Friday, June 15, 2012

Gary Judd: Intrusive Governments Undermine Democracy

The intrusion of government into areas where it should not be ― does it herald or risk the disintegration of democracy?

We hear endless discussion concerning what should be the political and economic responses to the problems in Europe. But suggested solutions are simply palliatives which at best will have short term effects.

We also hear discussion about the causes of the problems: governments living beyond their means and debt funding their voracious demands ― but the underlying cause, which is not heard, is the state intruding into areas where it should not be. The only solution which is not just palliative and short term is for the state’s functions to be limited so governments are confined to their proper role.

In 1850, French economist and legal philosopher, Frederic Bastiat, wrote in The Law under the heading Property and Plunder: "Man can live and satisfy his wants only by ceaseless labour; by the ceaseless application of his faculties to natural resources. This process is the origin of property. But it is also true that a man may live and satisfy his wants by seizing and consuming the products of the labour of others. This process is the origin of plunder."

And a little later, under the heading The Fatal Idea of Legal Plunder: "But on the other hand, imagine that this fatal principle has been introduced: Under the pretence of organisation, regulation, protection, or encouragement, the law takes property from one person and gives it to another; the law takes the wealth of all and gives it to a few — whether farmers, manufacturers, shipowners, artists, or comedians. Under these circumstances, then certainly every class will aspire to grasp the law, and logically so. The excluded classes will furiously demand their right to vote — and will overthrow society rather than not obtain it."

And a little later, under the heading Perverted Law Causes Conflict: “As long as it is admitted that the law may be diverted from its true purpose – that it may violate property instead of protecting it – then everyone will want to participate in making the law, either to protect himself against plunder or to use it for plunder. Political questions will always be prejudicial, dominant, and all-absorbing. There will be fighting at the door of the Legislative Palace, and the struggle within will be no less furious."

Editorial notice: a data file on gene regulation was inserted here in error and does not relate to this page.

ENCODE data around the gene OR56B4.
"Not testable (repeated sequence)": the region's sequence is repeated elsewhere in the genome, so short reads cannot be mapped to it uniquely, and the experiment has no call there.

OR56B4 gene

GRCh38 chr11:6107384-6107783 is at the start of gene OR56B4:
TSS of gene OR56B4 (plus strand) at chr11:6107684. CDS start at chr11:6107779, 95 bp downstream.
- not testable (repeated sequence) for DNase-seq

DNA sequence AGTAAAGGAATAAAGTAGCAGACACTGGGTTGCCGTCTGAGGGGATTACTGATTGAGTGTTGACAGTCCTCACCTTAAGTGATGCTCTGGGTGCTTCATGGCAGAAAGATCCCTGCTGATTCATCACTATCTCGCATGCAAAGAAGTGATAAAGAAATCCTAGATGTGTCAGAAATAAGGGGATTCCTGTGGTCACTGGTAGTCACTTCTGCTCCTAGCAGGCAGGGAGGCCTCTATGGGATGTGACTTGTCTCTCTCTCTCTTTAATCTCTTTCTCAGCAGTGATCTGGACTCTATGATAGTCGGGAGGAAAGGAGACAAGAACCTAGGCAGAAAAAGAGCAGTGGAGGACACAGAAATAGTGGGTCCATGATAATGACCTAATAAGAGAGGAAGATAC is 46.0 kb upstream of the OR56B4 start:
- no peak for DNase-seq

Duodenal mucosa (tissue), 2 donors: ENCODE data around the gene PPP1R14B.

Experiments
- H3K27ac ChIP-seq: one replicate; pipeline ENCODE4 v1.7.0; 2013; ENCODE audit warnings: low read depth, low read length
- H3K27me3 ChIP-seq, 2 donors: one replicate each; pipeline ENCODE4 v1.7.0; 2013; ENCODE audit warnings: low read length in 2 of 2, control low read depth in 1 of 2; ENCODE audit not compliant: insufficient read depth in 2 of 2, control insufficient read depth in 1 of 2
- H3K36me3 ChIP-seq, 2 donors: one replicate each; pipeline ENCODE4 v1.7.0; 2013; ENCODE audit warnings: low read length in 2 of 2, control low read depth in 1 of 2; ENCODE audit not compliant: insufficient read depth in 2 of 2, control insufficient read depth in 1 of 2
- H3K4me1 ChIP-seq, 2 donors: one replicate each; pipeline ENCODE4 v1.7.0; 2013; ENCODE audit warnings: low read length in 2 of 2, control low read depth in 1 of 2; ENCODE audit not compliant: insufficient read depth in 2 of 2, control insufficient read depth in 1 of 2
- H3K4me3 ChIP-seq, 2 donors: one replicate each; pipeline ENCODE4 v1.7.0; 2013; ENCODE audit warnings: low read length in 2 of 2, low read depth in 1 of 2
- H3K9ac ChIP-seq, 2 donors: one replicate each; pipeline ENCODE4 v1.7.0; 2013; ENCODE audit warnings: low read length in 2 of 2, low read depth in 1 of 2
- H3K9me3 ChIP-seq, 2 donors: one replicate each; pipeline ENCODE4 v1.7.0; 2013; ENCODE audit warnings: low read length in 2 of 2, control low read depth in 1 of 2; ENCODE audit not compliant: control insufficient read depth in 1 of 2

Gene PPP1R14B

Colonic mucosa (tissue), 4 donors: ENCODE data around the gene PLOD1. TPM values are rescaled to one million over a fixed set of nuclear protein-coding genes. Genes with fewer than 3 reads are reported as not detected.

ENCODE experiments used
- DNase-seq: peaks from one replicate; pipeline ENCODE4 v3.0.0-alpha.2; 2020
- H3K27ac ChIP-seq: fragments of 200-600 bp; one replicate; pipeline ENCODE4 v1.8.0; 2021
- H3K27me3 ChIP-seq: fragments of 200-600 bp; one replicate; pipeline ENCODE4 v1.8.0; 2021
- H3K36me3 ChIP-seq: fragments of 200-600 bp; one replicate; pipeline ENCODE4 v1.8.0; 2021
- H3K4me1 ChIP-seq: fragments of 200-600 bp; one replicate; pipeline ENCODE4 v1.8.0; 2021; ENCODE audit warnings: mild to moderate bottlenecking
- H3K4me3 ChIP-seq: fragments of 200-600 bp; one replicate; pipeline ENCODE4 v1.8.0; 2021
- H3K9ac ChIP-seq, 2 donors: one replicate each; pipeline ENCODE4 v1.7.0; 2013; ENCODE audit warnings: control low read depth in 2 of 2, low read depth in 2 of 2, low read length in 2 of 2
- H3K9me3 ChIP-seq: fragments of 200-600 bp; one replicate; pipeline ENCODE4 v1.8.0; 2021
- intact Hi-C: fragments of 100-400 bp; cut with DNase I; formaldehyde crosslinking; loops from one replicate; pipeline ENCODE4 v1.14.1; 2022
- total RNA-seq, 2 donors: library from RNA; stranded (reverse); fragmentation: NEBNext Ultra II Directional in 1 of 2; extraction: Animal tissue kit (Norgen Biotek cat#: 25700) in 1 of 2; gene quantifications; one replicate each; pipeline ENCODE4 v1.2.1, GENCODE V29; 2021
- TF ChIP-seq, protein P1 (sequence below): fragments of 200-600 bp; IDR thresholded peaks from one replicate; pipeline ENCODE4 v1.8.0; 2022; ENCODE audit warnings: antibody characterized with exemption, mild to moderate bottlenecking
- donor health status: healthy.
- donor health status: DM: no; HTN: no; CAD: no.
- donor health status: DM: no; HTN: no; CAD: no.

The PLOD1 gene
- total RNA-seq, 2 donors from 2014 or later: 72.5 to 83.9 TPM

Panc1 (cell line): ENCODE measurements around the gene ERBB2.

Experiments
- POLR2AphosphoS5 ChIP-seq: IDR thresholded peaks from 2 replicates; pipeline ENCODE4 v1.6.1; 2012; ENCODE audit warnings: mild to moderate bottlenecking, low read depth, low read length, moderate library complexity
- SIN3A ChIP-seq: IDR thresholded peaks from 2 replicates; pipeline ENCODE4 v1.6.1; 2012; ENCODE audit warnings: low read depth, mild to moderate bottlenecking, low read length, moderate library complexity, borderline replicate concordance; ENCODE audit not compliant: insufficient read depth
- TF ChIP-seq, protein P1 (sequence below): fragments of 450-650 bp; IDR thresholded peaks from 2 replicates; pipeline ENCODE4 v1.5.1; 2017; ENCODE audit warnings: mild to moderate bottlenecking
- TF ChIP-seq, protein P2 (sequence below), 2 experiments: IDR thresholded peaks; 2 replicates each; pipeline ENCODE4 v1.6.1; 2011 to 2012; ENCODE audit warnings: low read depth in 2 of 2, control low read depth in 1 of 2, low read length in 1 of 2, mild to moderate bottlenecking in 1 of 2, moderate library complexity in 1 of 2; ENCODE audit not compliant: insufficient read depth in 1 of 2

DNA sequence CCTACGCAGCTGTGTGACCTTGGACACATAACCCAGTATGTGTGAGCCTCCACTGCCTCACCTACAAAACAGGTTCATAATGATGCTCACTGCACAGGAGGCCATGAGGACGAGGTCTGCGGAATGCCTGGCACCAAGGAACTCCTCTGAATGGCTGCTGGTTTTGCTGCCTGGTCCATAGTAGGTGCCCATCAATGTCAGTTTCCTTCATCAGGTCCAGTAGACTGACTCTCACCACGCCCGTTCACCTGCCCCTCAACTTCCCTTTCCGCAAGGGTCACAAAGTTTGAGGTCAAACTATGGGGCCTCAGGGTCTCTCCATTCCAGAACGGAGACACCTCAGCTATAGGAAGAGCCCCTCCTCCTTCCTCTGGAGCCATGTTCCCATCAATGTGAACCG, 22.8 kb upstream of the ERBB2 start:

What we are seeing today in Europe is a culmination of legal plunder, with potentially fatal consequences for democracy itself. The role of the state having been expanded beyond its proper sphere, democracy has become a system of bribery and corruption, with politicians bribing the electorate for votes and voters bribing the politicians with their votes. Producers have votes too. Lest too many producers are alienated by the insatiable demands of the state to enable it to effect redistribution from the productive to the non or less productive, governments have run deficits funded by ever-increasing debt.

As democracy disintegrates in Greece we see near anarchy with the potential for it to become full blown and to spread elsewhere in Europe, with conflict not just within countries when those who have become used to state largesse are threatened by its removal, but between countries where the more profligate are seeking to plunder the more frugal.

Other democracies where the state has been allowed to intrude beyond its proper place are not immune from similar fates.

Gary Judd QC is a Queen's Counsel, former Chairman of ASB and Ports of Auckland and former member APEC Business Advisory Council.

1 comment:

Jens said...

Quite true.
The question is, how to change that in a democratic way, by persuading the plunderers to become more provident and sel-reliant?

Arguably, to stop all wealth transfers abruptly is not achievable by persuasion and majority support.

Therefore - a little bit of legislated "austerity"- (universal retirement wealth accumulation on Personal Accounts) - introduced with our taxation system - is arguably the most effective way to move in the direction of diminishing plunder.

With that new wealth creating jobs immediately when invested in financing infrastructure as a priority at least until excessive unemployment is overcome - and plundering diminishing at the rate of the savings starting to finance universal superannuation -who would not be pleased by that?

As a result, a "less plunder, higher savings rate" culture will emerge.